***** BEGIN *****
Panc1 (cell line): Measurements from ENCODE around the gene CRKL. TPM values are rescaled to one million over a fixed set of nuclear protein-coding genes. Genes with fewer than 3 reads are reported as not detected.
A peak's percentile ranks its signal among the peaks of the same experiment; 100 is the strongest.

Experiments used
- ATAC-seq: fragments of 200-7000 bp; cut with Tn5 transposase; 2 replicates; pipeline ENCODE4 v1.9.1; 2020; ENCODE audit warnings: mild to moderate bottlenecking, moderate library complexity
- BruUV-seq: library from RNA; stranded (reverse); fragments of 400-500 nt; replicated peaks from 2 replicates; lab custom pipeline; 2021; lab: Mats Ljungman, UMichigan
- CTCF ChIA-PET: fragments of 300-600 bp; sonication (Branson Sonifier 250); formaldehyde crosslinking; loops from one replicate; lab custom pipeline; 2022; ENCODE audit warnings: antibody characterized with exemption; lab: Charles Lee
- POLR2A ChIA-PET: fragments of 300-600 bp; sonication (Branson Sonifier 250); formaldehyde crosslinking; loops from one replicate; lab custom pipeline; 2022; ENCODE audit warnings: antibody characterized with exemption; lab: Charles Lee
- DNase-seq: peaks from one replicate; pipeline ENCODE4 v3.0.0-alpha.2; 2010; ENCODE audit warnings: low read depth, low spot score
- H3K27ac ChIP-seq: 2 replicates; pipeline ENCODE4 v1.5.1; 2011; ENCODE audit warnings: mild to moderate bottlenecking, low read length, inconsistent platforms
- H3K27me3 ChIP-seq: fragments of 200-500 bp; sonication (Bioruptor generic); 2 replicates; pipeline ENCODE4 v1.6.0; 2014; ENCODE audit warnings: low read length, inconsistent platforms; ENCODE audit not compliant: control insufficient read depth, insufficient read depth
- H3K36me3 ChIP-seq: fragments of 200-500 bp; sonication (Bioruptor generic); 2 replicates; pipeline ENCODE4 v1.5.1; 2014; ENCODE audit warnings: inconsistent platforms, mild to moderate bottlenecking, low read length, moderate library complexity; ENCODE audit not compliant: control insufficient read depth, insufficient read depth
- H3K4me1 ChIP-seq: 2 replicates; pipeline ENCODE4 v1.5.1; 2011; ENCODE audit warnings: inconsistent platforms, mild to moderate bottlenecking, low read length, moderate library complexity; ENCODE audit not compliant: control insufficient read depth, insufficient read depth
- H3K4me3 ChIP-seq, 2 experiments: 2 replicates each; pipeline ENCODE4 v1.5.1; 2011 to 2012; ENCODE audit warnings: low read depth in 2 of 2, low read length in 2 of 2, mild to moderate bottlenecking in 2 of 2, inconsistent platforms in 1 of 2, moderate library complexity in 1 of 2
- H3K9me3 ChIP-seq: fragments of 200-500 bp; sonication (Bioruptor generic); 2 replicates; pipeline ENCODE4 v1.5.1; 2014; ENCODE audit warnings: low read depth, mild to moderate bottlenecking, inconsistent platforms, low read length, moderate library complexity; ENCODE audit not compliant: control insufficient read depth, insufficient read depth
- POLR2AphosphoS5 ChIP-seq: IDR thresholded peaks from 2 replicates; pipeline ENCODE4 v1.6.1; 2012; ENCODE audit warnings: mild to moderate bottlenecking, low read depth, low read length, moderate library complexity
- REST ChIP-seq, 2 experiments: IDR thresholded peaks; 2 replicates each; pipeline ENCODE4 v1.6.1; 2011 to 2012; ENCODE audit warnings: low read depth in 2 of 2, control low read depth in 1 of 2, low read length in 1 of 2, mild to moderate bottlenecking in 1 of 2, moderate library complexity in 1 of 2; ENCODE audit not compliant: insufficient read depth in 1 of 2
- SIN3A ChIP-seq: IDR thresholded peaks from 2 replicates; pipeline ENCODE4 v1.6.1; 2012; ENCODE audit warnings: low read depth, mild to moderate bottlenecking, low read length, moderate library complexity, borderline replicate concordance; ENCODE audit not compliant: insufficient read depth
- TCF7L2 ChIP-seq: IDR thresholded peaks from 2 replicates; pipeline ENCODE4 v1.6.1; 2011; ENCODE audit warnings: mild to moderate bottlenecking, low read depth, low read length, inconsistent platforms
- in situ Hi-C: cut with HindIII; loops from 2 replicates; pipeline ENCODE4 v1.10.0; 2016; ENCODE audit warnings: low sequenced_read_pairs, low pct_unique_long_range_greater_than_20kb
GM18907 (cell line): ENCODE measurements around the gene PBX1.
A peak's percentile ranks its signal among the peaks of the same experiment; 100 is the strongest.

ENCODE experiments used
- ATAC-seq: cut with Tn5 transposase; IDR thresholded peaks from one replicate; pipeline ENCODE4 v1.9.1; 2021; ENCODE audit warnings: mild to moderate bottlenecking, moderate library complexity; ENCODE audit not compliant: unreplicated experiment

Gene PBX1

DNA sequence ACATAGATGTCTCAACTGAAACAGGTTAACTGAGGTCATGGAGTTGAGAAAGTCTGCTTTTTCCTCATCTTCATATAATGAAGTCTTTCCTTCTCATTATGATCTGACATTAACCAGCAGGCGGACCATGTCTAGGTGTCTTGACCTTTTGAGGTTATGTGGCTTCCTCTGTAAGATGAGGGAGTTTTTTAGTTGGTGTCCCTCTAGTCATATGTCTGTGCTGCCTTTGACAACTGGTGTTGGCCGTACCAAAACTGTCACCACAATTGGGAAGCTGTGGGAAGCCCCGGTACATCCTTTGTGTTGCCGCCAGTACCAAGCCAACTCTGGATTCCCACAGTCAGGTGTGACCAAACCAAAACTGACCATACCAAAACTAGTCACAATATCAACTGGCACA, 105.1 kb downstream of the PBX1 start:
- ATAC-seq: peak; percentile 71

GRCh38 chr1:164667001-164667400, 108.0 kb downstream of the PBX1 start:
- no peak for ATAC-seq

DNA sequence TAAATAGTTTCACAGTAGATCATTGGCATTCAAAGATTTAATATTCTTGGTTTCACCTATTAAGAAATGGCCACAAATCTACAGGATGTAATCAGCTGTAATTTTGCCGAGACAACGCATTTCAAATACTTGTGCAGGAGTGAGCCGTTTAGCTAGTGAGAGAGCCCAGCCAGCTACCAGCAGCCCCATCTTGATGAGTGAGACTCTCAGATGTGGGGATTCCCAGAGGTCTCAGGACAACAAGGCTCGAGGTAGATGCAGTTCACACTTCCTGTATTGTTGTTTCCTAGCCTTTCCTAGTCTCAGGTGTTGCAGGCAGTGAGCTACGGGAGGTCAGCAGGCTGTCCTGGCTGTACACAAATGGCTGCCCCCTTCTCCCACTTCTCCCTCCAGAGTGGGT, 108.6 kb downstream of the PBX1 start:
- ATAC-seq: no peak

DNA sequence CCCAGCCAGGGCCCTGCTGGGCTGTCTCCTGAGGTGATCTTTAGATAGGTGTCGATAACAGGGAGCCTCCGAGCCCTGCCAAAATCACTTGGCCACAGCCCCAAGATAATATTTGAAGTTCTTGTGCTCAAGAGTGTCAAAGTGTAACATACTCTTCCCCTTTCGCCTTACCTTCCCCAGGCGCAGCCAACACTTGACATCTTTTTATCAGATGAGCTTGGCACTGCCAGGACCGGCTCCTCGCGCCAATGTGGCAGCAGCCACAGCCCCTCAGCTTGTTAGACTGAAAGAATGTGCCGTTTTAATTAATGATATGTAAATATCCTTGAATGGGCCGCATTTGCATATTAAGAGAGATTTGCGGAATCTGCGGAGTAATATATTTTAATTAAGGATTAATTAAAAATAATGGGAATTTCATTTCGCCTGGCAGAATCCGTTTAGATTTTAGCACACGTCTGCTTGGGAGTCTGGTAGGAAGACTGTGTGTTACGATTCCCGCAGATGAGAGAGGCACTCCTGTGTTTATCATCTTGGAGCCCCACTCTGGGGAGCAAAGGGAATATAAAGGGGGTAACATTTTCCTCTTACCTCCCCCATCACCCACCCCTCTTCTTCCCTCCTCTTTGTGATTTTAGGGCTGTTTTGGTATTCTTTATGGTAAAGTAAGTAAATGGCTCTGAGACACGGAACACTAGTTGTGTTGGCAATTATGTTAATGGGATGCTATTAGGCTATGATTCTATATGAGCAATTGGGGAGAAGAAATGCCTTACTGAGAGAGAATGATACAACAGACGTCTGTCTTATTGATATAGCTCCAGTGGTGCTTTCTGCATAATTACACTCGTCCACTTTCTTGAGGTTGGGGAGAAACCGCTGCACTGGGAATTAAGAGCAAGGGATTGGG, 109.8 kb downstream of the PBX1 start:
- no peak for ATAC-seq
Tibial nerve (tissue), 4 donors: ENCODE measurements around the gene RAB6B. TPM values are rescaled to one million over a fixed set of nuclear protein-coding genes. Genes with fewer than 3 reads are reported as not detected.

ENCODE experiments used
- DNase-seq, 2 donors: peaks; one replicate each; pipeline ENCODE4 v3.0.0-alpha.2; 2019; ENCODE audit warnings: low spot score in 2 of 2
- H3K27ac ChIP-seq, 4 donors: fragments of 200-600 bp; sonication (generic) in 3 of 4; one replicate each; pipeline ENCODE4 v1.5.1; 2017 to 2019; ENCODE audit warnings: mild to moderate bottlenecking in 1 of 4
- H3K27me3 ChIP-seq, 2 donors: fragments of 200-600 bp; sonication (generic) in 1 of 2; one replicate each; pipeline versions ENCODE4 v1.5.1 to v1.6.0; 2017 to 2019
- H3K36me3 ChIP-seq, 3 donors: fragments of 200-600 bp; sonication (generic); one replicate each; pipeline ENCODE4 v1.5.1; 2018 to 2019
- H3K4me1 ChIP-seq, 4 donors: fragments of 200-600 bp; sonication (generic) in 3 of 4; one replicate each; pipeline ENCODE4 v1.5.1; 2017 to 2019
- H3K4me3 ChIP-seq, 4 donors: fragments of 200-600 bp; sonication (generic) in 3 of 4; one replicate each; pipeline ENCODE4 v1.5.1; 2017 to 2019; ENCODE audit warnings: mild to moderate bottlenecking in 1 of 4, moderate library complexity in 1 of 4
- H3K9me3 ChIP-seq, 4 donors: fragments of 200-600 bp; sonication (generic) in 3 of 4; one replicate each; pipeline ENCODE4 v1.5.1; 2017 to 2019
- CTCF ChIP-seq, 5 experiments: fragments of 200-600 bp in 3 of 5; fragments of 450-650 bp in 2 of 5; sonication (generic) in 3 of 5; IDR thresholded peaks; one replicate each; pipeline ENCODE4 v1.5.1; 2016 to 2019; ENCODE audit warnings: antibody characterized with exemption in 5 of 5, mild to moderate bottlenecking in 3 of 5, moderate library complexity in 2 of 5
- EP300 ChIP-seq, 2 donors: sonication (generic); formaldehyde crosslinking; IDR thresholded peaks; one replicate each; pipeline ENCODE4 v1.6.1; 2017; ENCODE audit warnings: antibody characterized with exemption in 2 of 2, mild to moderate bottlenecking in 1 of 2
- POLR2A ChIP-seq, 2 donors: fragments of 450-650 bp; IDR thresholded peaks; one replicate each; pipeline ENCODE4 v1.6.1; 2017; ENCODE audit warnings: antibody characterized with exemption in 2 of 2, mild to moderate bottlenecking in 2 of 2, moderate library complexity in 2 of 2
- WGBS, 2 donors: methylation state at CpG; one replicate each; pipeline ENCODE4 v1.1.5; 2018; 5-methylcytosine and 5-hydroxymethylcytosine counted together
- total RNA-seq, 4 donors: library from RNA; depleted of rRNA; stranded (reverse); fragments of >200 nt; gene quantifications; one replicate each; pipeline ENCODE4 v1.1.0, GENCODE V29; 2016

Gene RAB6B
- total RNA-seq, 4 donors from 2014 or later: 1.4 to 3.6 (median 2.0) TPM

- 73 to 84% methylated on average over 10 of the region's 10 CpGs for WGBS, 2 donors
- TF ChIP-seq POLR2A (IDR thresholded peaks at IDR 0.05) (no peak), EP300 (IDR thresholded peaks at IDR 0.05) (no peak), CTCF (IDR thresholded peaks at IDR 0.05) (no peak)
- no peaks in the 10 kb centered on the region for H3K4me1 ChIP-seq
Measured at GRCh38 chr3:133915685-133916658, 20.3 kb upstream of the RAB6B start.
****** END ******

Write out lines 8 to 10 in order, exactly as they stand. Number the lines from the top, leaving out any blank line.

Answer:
- DNase-seq: peaks from one replicate; pipeline ENCODE4 v3.0.0-alpha.2; 2010; ENCODE audit warnings: low read depth, low spot score
- H3K27ac ChIP-seq: 2 replicates; pipeline ENCODE4 v1.5.1; 2011; ENCODE audit warnings: mild to moderate bottlenecking, low read length, inconsistent platforms
- H3K27me3 ChIP-seq: fragments of 200-500 bp; sonication (Bioruptor generic); 2 replicates; pipeline ENCODE4 v1.6.0; 2014; ENCODE audit warnings: low read length, inconsistent platforms; ENCODE audit not compliant: control insufficient read depth, insufficient read depth